You don’t have to buy into the notion of climate change to recognize that Indiana’s seasons aren’t quite what they used to be. But, if you hope to understand why we’re already seeing wetter springs, hotter summers, less snow in the winter, and more numerous and extreme weather events, maintaining even a grudging open- ness to the reality of climate change—and our contribution to it—certainly helps.
In late 2018, the Intergovernmental Panel on Climate Change issued a special report stating that human activity has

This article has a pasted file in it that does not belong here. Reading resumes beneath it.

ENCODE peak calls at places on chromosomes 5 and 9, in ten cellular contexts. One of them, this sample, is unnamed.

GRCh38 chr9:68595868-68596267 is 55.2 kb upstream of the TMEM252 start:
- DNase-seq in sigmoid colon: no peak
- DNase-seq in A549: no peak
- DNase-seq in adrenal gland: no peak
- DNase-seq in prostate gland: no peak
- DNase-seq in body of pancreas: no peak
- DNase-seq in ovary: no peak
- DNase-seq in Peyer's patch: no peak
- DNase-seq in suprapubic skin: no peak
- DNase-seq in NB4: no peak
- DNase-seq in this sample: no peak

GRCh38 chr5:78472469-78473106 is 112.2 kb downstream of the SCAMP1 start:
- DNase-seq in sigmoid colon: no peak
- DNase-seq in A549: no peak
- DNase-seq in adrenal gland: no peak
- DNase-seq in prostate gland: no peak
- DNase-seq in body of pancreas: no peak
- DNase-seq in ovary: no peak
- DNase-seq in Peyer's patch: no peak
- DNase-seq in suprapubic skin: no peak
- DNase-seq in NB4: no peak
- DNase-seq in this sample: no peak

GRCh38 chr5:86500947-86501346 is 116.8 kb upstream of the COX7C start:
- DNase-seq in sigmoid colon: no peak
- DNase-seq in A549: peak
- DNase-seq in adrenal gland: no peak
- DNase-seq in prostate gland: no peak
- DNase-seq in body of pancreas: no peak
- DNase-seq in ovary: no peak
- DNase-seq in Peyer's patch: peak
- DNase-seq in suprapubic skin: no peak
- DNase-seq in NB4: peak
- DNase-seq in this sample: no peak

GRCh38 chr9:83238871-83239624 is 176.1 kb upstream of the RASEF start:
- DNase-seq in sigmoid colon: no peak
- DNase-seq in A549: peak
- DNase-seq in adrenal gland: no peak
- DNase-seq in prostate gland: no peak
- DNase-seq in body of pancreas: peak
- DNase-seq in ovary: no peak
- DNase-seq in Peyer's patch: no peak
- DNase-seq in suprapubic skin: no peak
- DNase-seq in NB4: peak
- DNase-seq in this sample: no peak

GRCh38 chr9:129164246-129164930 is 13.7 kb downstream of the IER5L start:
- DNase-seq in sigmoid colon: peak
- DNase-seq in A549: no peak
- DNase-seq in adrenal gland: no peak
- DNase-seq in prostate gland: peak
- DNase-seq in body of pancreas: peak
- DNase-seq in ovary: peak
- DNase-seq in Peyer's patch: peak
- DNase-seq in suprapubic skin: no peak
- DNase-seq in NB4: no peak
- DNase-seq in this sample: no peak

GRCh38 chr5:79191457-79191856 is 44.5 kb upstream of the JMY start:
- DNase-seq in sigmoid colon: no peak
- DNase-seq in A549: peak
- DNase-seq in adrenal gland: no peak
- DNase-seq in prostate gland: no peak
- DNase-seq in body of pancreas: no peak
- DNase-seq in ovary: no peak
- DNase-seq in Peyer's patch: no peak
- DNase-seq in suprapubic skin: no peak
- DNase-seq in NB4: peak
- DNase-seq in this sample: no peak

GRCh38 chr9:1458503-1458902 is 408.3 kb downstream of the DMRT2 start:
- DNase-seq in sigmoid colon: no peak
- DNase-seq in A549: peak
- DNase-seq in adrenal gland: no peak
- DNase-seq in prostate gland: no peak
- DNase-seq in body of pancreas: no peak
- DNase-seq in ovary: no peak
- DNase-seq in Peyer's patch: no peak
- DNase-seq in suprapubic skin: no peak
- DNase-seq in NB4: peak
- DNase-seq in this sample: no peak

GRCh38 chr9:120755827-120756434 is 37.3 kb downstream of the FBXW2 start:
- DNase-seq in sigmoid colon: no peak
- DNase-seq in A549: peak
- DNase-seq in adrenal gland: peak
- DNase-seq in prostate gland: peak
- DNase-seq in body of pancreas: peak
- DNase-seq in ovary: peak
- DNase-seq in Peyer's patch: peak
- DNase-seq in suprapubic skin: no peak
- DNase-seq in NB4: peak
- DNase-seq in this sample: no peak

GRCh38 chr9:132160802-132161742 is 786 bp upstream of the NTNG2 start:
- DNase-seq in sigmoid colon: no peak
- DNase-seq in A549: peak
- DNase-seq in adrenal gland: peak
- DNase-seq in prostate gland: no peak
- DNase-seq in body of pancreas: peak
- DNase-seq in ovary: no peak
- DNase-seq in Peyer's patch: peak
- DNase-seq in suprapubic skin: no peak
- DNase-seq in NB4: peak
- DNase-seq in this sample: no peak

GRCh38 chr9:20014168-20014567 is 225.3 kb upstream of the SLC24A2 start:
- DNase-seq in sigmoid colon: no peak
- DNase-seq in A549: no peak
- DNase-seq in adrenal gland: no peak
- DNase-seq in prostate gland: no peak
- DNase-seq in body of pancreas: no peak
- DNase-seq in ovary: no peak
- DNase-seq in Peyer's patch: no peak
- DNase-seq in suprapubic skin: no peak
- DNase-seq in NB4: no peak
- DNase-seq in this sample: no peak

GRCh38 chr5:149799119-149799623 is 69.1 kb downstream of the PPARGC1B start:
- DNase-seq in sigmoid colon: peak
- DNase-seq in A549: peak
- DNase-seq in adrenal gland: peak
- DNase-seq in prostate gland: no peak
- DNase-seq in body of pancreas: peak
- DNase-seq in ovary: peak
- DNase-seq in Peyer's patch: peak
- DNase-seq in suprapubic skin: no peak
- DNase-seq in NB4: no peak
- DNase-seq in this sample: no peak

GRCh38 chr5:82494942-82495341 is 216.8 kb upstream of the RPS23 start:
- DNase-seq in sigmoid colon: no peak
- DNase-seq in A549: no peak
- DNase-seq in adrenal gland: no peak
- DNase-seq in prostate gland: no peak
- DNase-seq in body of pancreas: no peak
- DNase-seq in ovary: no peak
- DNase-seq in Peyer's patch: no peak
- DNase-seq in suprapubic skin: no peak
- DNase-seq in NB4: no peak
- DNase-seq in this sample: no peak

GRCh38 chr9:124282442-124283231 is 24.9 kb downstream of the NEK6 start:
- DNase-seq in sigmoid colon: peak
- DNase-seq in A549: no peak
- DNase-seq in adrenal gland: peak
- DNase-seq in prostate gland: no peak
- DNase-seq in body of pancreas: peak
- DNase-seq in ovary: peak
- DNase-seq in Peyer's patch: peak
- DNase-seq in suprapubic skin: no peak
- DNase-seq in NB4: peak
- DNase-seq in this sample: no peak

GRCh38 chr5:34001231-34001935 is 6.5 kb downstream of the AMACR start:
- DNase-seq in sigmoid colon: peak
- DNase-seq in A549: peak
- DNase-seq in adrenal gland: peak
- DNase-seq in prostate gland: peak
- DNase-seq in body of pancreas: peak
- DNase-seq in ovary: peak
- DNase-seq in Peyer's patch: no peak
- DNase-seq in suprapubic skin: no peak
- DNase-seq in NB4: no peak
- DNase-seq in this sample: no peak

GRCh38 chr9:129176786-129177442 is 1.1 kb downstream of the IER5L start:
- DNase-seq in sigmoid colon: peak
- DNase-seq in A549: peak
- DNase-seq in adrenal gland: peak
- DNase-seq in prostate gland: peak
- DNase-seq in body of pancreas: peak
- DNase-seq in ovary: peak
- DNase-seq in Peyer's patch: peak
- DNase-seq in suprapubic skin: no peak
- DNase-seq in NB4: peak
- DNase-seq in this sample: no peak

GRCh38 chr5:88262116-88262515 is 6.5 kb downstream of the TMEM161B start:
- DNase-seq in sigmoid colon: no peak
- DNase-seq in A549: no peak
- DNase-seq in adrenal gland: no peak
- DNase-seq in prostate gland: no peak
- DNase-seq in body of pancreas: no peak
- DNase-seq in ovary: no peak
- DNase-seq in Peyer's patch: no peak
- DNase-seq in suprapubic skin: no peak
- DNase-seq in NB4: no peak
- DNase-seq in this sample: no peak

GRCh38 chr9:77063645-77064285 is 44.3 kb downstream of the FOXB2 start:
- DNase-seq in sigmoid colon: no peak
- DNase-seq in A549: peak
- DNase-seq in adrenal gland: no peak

not only caused a 1.8-degree Fahrenheit rise in global temperatures, but, if left unchecked, human activity will continue to boost warming by up to 2.7 degrees Fahrenheit globally between 2030 and 2052. That doesn’t mean the planet will warm uniformly; rather, temperatures are likely to increase more over land masses than over bodies of water. “It definitely has gotten warmer in winter [in Indiana],” says Indiana University Department of Geography professor Scott Robeson. “And that’s actually happening all over the northern hemisphere.”